Human Rights concerns about Cyber security

Though some domestic and international laws plan to address human rights considerations in forming cyber security standards, the negative impact on human rights caused by overarching and broad cyber security laws and principles has become apparent to civil society advocates et al.

When talking about human rights, we are mostly pertaining to those rights guaranteed under the United Nations’ Universal Declaration of Human Rights (UDHR) and therefore the International Covenant on Civil and Political Rights (ICCPR), including freedom of expression, freedom of speech, the proper to privacy, freedom of opinion, and freedom of association as a number of the foremost basic rights of all humans. In response to the creation of the web as a replacement platform for expressing basic human rights, the UN Special Reporter on Freedom of Opinion and Expression and free expression reporters from Europe, Latin America, and Africa signed a joint declaration confirming that “freedom of expression applies to the Internet” in 2011. In July 2012 the UN Human Rights Council further confirmed that “the same rights that folks have offline must even be protected online,” thus making the formerly mentioned human rights declarations of UDHR, ICCPR applicable to the web.

A number of cyber security laws and measures that are taken by individual countries could have a negative impact on online speech and freedom of expression by directly infringing upon such rights or creating a chilling effect on the will of individuals to precise their rights. The Anti-Cyber Crime Law of Saudi Arabia and its vague clause on “protection of public interest, morals, and customary values”, are wont to clamp down on online speech and freedom of expression by imprisoning bloggers et al. for voicing different opinions, insulting public officials, or supporting forces aside from the govt, in power. In 2012, the Philippines approved the Cyber Crime Prevention Act that addressed legitimate cyber security concerns,  but also criminalized libel. Though the supply on libel was eventually dropped the subsequent year, its original intentions were enough to stress Filipino activists and lawmakers into drafting a bill called Magna Carta for Philippine Internet Freedom in direct opposition to the law. Additionally, to cyber security laws developed by governments, firewalls developed by IT businesses and corporations (with government support) are often wont to block specific websites and content, resulting in online censorship.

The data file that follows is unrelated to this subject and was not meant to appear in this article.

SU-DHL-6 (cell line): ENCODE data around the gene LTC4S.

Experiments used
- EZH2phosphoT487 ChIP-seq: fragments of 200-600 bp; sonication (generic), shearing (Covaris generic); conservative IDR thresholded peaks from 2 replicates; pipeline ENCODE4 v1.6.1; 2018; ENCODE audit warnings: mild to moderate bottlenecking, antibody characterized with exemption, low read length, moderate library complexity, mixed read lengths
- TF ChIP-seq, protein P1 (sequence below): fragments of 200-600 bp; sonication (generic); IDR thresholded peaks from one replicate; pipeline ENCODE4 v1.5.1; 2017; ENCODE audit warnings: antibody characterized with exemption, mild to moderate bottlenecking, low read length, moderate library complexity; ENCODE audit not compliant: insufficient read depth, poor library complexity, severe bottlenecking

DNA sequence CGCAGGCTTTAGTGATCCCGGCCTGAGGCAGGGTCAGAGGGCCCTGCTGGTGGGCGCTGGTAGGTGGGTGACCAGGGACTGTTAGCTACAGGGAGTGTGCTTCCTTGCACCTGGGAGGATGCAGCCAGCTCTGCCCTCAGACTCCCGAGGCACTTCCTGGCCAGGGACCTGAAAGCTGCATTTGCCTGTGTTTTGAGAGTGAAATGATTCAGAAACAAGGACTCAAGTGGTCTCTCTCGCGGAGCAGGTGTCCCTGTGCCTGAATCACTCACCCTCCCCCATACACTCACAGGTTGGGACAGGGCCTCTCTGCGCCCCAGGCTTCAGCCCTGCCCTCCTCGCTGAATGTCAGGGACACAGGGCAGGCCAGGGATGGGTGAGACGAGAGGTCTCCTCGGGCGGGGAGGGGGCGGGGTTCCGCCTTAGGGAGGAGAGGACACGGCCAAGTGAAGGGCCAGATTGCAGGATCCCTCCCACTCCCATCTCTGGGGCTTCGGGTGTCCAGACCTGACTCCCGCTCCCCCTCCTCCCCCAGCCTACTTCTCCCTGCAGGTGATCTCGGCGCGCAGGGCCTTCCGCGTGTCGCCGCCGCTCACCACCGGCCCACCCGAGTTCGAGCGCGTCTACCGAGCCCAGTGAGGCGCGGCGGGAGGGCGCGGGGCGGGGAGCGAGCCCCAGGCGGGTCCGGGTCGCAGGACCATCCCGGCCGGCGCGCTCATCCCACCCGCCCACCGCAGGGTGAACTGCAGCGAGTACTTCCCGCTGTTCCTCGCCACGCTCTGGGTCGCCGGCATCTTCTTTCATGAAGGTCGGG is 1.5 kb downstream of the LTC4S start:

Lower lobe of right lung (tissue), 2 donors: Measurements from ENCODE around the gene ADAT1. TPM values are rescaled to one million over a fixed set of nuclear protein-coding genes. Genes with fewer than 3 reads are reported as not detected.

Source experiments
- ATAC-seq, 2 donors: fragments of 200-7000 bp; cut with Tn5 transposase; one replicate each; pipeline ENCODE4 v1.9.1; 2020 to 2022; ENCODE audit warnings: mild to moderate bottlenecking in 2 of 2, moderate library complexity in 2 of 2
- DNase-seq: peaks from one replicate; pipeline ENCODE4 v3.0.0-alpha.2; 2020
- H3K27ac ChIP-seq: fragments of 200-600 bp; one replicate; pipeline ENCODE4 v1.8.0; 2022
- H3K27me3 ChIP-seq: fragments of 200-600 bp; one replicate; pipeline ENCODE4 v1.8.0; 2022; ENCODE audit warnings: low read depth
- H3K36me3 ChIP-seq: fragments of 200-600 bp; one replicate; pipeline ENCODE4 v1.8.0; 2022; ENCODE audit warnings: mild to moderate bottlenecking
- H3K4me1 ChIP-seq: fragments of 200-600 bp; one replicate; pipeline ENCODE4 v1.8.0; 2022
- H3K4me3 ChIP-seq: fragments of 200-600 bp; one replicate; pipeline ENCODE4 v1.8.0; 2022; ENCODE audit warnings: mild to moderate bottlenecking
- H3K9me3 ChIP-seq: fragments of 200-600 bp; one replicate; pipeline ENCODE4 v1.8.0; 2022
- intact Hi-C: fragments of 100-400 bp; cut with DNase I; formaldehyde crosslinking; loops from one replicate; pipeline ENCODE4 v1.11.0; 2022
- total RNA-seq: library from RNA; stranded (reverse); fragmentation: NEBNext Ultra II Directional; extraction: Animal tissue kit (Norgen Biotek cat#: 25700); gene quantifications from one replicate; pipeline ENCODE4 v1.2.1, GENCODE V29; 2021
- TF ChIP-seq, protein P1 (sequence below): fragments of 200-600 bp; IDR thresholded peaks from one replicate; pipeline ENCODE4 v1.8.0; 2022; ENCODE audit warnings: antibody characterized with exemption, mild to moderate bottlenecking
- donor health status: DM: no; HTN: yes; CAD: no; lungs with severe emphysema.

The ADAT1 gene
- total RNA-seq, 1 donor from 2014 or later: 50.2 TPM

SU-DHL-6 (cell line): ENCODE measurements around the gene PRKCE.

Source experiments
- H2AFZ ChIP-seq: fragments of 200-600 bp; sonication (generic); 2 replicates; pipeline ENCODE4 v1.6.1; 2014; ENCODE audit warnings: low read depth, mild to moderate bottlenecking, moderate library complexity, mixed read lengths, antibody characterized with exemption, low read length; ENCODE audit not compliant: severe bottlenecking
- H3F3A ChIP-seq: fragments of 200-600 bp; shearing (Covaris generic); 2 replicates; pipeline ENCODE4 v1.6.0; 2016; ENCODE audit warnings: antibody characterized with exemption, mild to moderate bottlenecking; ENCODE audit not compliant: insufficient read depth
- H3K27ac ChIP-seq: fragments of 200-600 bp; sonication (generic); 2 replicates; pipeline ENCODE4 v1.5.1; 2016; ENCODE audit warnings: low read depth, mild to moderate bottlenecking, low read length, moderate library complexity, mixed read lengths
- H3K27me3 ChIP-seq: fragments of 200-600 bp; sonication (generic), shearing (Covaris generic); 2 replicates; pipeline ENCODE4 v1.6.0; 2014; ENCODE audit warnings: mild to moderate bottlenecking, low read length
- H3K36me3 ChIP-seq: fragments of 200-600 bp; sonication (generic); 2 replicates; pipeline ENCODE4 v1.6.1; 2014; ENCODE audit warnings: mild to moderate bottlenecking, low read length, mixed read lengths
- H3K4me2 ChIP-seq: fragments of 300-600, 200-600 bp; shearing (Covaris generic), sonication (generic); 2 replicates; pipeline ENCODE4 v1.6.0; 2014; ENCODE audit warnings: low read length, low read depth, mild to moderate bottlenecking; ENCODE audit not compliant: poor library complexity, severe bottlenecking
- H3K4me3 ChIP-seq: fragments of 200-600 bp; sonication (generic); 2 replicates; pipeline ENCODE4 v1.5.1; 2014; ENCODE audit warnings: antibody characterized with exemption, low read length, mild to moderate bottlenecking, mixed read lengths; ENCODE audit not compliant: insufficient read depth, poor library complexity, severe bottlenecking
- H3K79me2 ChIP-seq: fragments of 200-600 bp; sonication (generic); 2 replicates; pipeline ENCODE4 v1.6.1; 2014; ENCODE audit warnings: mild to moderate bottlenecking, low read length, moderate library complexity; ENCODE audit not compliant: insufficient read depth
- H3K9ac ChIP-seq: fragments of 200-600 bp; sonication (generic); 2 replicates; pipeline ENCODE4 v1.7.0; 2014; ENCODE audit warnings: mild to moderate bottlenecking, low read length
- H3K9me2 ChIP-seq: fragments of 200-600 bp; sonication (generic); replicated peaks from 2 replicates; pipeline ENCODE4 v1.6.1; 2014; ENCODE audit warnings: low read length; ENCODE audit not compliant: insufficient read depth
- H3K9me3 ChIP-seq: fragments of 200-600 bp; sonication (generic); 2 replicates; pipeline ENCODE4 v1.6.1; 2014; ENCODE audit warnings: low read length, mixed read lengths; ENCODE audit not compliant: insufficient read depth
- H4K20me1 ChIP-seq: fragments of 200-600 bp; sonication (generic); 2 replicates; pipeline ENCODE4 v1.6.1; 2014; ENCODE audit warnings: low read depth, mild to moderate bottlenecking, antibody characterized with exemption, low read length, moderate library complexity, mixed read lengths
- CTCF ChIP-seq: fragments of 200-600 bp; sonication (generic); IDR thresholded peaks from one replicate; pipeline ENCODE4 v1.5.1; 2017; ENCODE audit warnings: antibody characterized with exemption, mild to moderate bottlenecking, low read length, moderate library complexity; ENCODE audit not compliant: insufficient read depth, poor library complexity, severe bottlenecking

While state-based agencies and actors have control and access to the web and its data, some have claimed that checks and balances are needed, like oversight committees, international laws, and internationally prescribed definitions for keywords.

Putting cyber security on the rights track

In order to safeguard human rights during this digital age, it’s time to start out treating cyber security as a person’s rights offering.

First, there’s the need to change the view that human rights are an obstacle to security.

Second, it’s critical to use human rights-based approaches to cyber security laws, policies, and practices. The danger of cyber insecurity should never be a second hand a pretext to violate human rights. Instead, finding that individual and peace is at the centre of cyber security means protection for human rights should be at the core of the development of cyber security policy. At the international level, it’s imperative to root deliberations on cyber security in international human rights law. the liberty Online Coalition “Internet Free and Secure” working party developed a group of cyber security and human rights-focused policy recommendations towards ensuring that cyber security policies and practices are based upon and fully according to human rights – effectively, that cyber security policies and practices are rights-respecting intentionally.

Third, companies should respect human rights, and governments should hold them to take it into account.

Fourth, cyber security processes got to be multi-stakeholder and inclusive, also as multidisciplinary, merged with the combination of human rights and technical expertise.

Digital technologies make new and unforeseen challenges to human rights and security, which can require more documentation, research, and analysis. Until cyber security and human rights are understood and treated as mutually reinforcing and complementary, both will suffer.